Site Council met in the Hays High library with some members joining via Zoom on Jan. 6.
After approval of the agenda and the November meeting minutes, members shared updates from different organizations followed by the assistant principals reporting on school safety.
Assistant Principal Fred Winter reported on the usage of E-cigarettes and vapes within the school.
“We have a lot of kids report others for vaping because they don’t want that in their school,” Winter said.
According to Winter, student vaping incidents have decreased this year. Winter attributes some of that success to the school’s partnership with Smoky Hill Foundation for Chemical Dependency.
“They come in and present the dangers of vaping to freshmen during their Health class,” Winter said. “Some of the eighth graders have heard some of that information before, but each year, there’s additional information and data since it’s been a year.”
Winter also uses a metal detector as a deterrent.
“I applied for a grant through Midwest Energy last year and got a metal detector,” Winter said. “All vapes are metal so we obviously can’t pat down students, but we can use the metal detector.”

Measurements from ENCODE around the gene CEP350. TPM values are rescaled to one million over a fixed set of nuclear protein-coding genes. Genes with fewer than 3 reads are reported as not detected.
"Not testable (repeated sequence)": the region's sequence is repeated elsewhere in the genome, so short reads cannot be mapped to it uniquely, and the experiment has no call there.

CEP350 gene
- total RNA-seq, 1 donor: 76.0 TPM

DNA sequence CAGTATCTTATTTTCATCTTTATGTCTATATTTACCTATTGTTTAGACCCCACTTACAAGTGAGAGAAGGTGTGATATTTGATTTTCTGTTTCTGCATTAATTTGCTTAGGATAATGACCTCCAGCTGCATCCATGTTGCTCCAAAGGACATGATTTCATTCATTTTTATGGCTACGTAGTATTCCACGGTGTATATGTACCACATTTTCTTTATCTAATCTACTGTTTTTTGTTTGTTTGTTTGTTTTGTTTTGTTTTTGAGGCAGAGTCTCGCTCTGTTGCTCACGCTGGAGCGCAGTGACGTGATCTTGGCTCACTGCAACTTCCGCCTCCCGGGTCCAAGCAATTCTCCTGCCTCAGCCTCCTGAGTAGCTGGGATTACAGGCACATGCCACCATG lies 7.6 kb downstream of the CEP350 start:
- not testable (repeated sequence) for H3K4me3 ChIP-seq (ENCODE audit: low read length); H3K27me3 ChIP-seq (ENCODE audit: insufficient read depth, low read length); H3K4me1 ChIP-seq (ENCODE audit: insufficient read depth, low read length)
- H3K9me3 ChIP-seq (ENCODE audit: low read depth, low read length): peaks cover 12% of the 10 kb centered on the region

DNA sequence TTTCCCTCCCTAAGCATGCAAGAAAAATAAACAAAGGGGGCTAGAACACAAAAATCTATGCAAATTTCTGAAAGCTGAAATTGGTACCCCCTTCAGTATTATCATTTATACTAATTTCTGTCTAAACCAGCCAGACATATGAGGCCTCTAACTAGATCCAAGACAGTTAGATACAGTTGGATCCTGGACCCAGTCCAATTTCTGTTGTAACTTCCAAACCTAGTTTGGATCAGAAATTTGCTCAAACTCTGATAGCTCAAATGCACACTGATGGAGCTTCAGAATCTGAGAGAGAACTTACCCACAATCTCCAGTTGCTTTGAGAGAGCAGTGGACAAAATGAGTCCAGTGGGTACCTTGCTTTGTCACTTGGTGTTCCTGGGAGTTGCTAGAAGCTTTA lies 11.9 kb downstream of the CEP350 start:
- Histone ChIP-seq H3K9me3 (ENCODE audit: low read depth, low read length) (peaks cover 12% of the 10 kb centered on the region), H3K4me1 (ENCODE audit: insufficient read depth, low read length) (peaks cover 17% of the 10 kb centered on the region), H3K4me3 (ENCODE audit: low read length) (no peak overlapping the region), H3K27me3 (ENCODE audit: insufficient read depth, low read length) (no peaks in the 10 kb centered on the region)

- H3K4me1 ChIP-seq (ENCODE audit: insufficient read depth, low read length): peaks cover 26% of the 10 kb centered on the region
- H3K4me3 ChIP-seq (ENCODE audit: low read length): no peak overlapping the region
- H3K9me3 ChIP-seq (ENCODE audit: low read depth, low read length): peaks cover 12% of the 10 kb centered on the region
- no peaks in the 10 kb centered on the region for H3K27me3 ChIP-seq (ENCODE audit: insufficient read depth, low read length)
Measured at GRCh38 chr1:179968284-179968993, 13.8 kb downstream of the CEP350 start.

Assistant Principal John Linn discussed upcoming upgrades to security within school.
“Last year, we ran new wiring throughout the entire building for new cameras,” Linn said. “We are looking forward to the day where we get our new cameras installed.”
The current security cameras are 15 years old, and Linn said that this upgrade will be “worth its weight in gold.”
“Having good cameras will save us as administrators a lot of headaches and will help every student because, if everyone knows we have really good cameras, it’ll keep people from messing around,” Linn said.
Principal Martin Straub ended the meeting by showing COVID statistics for the building during the first semester.
Students were quarantined a total of 4,838 days, 3,167 of which were school days. Seventy-six students tested positive along with more than 15 staff members.
In total, there were 663 student quarantines; however, this includes students who may have been quarantined multiple times.
“Only one time we had to send out the 1 percent email,” Straub said. “That’s stressful. As a principal and as assistant principals, I hate to send those emails, but it’s important to realize that at least it’s not 1.5 or at least it’s not 2 percent.”